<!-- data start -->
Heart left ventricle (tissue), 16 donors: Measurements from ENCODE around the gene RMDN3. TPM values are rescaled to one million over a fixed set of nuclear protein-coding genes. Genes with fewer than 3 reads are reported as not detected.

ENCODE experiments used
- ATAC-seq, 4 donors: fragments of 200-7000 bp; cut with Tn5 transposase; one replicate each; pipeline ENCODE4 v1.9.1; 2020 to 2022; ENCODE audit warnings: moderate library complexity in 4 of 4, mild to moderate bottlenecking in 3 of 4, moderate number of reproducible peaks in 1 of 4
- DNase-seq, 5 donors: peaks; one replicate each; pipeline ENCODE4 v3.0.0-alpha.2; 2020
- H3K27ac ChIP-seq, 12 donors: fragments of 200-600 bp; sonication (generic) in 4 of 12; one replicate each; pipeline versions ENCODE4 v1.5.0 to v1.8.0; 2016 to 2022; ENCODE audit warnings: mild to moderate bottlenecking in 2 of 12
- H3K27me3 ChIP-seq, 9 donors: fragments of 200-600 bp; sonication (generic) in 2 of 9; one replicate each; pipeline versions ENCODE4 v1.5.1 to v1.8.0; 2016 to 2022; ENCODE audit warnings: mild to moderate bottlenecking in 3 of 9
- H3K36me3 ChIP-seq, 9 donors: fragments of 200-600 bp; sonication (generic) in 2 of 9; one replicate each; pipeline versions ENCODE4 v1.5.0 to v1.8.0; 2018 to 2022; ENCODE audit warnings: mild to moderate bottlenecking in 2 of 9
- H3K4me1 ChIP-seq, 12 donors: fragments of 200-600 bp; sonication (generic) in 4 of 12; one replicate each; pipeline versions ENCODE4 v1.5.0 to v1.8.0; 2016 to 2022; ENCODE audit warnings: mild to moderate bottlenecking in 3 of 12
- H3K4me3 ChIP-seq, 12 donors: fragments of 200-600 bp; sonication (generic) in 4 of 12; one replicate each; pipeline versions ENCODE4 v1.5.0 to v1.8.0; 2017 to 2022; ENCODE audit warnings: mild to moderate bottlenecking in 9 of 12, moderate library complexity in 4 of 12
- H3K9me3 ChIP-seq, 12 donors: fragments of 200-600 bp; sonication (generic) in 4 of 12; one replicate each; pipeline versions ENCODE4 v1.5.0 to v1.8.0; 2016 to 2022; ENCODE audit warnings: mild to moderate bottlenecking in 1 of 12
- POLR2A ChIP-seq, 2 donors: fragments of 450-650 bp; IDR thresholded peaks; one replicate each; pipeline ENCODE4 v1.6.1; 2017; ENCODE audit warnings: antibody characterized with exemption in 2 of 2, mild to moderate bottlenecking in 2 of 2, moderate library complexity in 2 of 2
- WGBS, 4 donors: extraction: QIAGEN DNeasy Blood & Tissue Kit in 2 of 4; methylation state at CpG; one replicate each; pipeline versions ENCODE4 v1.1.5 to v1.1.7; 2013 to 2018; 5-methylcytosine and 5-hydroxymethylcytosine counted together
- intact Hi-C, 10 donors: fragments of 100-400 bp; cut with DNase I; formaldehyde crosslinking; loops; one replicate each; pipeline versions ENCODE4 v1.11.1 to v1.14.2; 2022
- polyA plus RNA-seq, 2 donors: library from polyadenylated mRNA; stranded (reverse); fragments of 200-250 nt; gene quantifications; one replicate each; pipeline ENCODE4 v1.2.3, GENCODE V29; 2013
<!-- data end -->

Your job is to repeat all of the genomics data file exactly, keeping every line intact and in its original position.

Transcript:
Heart left ventricle (tissue), 16 donors: Measurements from ENCODE around the gene RMDN3. TPM values are rescaled to one million over a fixed set of nuclear protein-coding genes. Genes with fewer than 3 reads are reported as not detected.

ENCODE experiments used
- ATAC-seq, 4 donors: fragments of 200-7000 bp; cut with Tn5 transposase; one replicate each; pipeline ENCODE4 v1.9.1; 2020 to 2022; ENCODE audit warnings: moderate library complexity in 4 of 4, mild to moderate bottlenecking in 3 of 4, moderate number of reproducible peaks in 1 of 4
- DNase-seq, 5 donors: peaks; one replicate each; pipeline ENCODE4 v3.0.0-alpha.2; 2020
- H3K27ac ChIP-seq, 12 donors: fragments of 200-600 bp; sonication (generic) in 4 of 12; one replicate each; pipeline versions ENCODE4 v1.5.0 to v1.8.0; 2016 to 2022; ENCODE audit warnings: mild to moderate bottlenecking in 2 of 12
- H3K27me3 ChIP-seq, 9 donors: fragments of 200-600 bp; sonication (generic) in 2 of 9; one replicate each; pipeline versions ENCODE4 v1.5.1 to v1.8.0; 2016 to 2022; ENCODE audit warnings: mild to moderate bottlenecking in 3 of 9
- H3K36me3 ChIP-seq, 9 donors: fragments of 200-600 bp; sonication (generic) in 2 of 9; one replicate each; pipeline versions ENCODE4 v1.5.0 to v1.8.0; 2018 to 2022; ENCODE audit warnings: mild to moderate bottlenecking in 2 of 9
- H3K4me1 ChIP-seq, 12 donors: fragments of 200-600 bp; sonication (generic) in 4 of 12; one replicate each; pipeline versions ENCODE4 v1.5.0 to v1.8.0; 2016 to 2022; ENCODE audit warnings: mild to moderate bottlenecking in 3 of 12
- H3K4me3 ChIP-seq, 12 donors: fragments of 200-600 bp; sonication (generic) in 4 of 12; one replicate each; pipeline versions ENCODE4 v1.5.0 to v1.8.0; 2017 to 2022; ENCODE audit warnings: mild to moderate bottlenecking in 9 of 12, moderate library complexity in 4 of 12
- H3K9me3 ChIP-seq, 12 donors: fragments of 200-600 bp; sonication (generic) in 4 of 12; one replicate each; pipeline versions ENCODE4 v1.5.0 to v1.8.0; 2016 to 2022; ENCODE audit warnings: mild to moderate bottlenecking in 1 of 12
- POLR2A ChIP-seq, 2 donors: fragments of 450-650 bp; IDR thresholded peaks; one replicate each; pipeline ENCODE4 v1.6.1; 2017; ENCODE audit warnings: antibody characterized with exemption in 2 of 2, mild to moderate bottlenecking in 2 of 2, moderate library complexity in 2 of 2
- WGBS, 4 donors: extraction: QIAGEN DNeasy Blood & Tissue Kit in 2 of 4; methylation state at CpG; one replicate each; pipeline versions ENCODE4 v1.1.5 to v1.1.7; 2013 to 2018; 5-methylcytosine and 5-hydroxymethylcytosine counted together
- intact Hi-C, 10 donors: fragments of 100-400 bp; cut with DNase I; formaldehyde crosslinking; loops; one replicate each; pipeline versions ENCODE4 v1.11.1 to v1.14.2; 2022
- polyA plus RNA-seq, 2 donors: library from polyadenylated mRNA; stranded (reverse); fragments of 200-250 nt; gene quantifications; one replicate each; pipeline ENCODE4 v1.2.3, GENCODE V29; 2013